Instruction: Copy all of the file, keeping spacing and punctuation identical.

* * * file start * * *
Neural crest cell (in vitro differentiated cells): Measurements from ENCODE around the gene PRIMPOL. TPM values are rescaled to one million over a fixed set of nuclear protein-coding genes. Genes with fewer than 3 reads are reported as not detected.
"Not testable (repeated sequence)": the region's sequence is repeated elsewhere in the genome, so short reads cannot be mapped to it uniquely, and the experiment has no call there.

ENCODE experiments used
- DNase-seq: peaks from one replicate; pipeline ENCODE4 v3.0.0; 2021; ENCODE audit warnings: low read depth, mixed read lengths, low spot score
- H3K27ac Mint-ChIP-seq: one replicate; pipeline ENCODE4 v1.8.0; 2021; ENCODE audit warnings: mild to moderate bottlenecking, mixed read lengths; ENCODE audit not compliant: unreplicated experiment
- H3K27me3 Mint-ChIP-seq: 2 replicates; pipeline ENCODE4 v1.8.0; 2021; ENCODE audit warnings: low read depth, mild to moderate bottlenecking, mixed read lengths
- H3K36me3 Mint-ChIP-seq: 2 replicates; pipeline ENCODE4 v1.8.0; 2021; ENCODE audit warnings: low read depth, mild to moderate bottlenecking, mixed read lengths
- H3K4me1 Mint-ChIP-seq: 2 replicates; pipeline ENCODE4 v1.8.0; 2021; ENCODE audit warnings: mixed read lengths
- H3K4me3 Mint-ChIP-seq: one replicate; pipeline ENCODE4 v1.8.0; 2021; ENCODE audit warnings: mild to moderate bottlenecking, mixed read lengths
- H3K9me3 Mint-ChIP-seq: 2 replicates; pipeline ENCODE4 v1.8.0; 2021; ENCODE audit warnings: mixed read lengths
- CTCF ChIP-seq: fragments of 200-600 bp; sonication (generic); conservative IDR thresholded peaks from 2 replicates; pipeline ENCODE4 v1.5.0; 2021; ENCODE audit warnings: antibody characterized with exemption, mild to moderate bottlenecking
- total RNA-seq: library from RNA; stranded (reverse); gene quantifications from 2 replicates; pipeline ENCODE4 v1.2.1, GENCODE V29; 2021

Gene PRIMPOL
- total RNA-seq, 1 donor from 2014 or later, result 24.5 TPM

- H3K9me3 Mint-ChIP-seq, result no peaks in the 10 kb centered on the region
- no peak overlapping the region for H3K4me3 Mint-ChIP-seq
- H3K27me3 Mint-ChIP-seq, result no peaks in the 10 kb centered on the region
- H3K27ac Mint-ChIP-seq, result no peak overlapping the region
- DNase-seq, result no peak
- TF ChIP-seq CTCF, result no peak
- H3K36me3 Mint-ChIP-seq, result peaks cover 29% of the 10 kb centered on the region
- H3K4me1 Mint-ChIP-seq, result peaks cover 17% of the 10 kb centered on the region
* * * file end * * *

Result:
Neural crest cell (in vitro differentiated cells): Measurements from ENCODE around the gene PRIMPOL. TPM values are rescaled to one million over a fixed set of nuclear protein-coding genes. Genes with fewer than 3 reads are reported as not detected.
"Not testable (repeated sequence)": the region's sequence is repeated elsewhere in the genome, so short reads cannot be mapped to it uniquely, and the experiment has no call there.

ENCODE experiments used
- DNase-seq: peaks from one replicate; pipeline ENCODE4 v3.0.0; 2021; ENCODE audit warnings: low read depth, mixed read lengths, low spot score
- H3K27ac Mint-ChIP-seq: one replicate; pipeline ENCODE4 v1.8.0; 2021; ENCODE audit warnings: mild to moderate bottlenecking, mixed read lengths; ENCODE audit not compliant: unreplicated experiment
- H3K27me3 Mint-ChIP-seq: 2 replicates; pipeline ENCODE4 v1.8.0; 2021; ENCODE audit warnings: low read depth, mild to moderate bottlenecking, mixed read lengths
- H3K36me3 Mint-ChIP-seq: 2 replicates; pipeline ENCODE4 v1.8.0; 2021; ENCODE audit warnings: low read depth, mild to moderate bottlenecking, mixed read lengths
- H3K4me1 Mint-ChIP-seq: 2 replicates; pipeline ENCODE4 v1.8.0; 2021; ENCODE audit warnings: mixed read lengths
- H3K4me3 Mint-ChIP-seq: one replicate; pipeline ENCODE4 v1.8.0; 2021; ENCODE audit warnings: mild to moderate bottlenecking, mixed read lengths
- H3K9me3 Mint-ChIP-seq: 2 replicates; pipeline ENCODE4 v1.8.0; 2021; ENCODE audit warnings: mixed read lengths
- CTCF ChIP-seq: fragments of 200-600 bp; sonication (generic); conservative IDR thresholded peaks from 2 replicates; pipeline ENCODE4 v1.5.0; 2021; ENCODE audit warnings: antibody characterized with exemption, mild to moderate bottlenecking
- total RNA-seq: library from RNA; stranded (reverse); gene quantifications from 2 replicates; pipeline ENCODE4 v1.2.1, GENCODE V29; 2021

Gene PRIMPOL
- total RNA-seq, 1 donor from 2014 or later, result 24.5 TPM

- H3K9me3 Mint-ChIP-seq, result no peaks in the 10 kb centered on the region
- no peak overlapping the region for H3K4me3 Mint-ChIP-seq
- H3K27me3 Mint-ChIP-seq, result no peaks in the 10 kb centered on the region
- H3K27ac Mint-ChIP-seq, result no peak overlapping the region
- DNase-seq, result no peak
- TF ChIP-seq CTCF, result no peak
- H3K36me3 Mint-ChIP-seq, result peaks cover 29% of the 10 kb centered on the region
- H3K4me1 Mint-ChIP-seq, result peaks cover 17% of the 10 kb centered on the region